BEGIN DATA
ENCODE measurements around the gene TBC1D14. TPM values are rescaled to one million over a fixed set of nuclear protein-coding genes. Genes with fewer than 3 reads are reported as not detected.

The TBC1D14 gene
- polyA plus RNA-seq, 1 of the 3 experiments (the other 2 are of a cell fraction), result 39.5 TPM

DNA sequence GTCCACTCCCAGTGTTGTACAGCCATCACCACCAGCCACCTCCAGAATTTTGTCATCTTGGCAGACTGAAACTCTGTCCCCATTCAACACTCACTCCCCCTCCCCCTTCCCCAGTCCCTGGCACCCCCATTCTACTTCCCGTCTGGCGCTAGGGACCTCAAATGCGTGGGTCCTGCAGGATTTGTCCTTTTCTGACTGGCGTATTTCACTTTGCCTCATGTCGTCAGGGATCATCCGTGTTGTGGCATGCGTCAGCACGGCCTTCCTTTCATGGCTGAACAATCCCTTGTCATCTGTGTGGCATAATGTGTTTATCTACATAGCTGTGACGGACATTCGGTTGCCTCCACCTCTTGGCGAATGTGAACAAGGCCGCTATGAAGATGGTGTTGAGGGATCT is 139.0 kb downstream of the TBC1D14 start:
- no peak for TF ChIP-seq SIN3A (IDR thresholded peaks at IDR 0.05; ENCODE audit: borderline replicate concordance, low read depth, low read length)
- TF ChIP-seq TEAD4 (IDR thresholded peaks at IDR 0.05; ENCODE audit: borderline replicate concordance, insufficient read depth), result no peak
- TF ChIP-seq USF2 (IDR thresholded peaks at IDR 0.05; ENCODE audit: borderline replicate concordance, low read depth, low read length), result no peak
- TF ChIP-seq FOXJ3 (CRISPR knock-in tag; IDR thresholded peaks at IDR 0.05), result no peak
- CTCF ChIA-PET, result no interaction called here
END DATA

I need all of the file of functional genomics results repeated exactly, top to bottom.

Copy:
ENCODE measurements around the gene TBC1D14. TPM values are rescaled to one million over a fixed set of nuclear protein-coding genes. Genes with fewer than 3 reads are reported as not detected.

The TBC1D14 gene
- polyA plus RNA-seq, 1 of the 3 experiments (the other 2 are of a cell fraction), result 39.5 TPM

DNA sequence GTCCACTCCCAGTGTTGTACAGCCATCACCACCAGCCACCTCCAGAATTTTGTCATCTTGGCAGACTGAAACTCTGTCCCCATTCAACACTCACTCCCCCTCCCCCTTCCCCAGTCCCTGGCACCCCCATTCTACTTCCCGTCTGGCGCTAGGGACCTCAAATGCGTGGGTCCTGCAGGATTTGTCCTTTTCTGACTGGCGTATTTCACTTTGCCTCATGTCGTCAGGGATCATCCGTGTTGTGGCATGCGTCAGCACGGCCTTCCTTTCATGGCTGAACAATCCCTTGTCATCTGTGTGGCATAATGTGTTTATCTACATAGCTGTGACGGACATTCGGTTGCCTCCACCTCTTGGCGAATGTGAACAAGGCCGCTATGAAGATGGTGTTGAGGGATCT is 139.0 kb downstream of the TBC1D14 start:
- no peak for TF ChIP-seq SIN3A (IDR thresholded peaks at IDR 0.05; ENCODE audit: borderline replicate concordance, low read depth, low read length)
- TF ChIP-seq TEAD4 (IDR thresholded peaks at IDR 0.05; ENCODE audit: borderline replicate concordance, insufficient read depth), result no peak
- TF ChIP-seq USF2 (IDR thresholded peaks at IDR 0.05; ENCODE audit: borderline replicate concordance, low read depth, low read length), result no peak
- TF ChIP-seq FOXJ3 (CRISPR knock-in tag; IDR thresholded peaks at IDR 0.05), result no peak
- CTCF ChIA-PET, result no interaction called here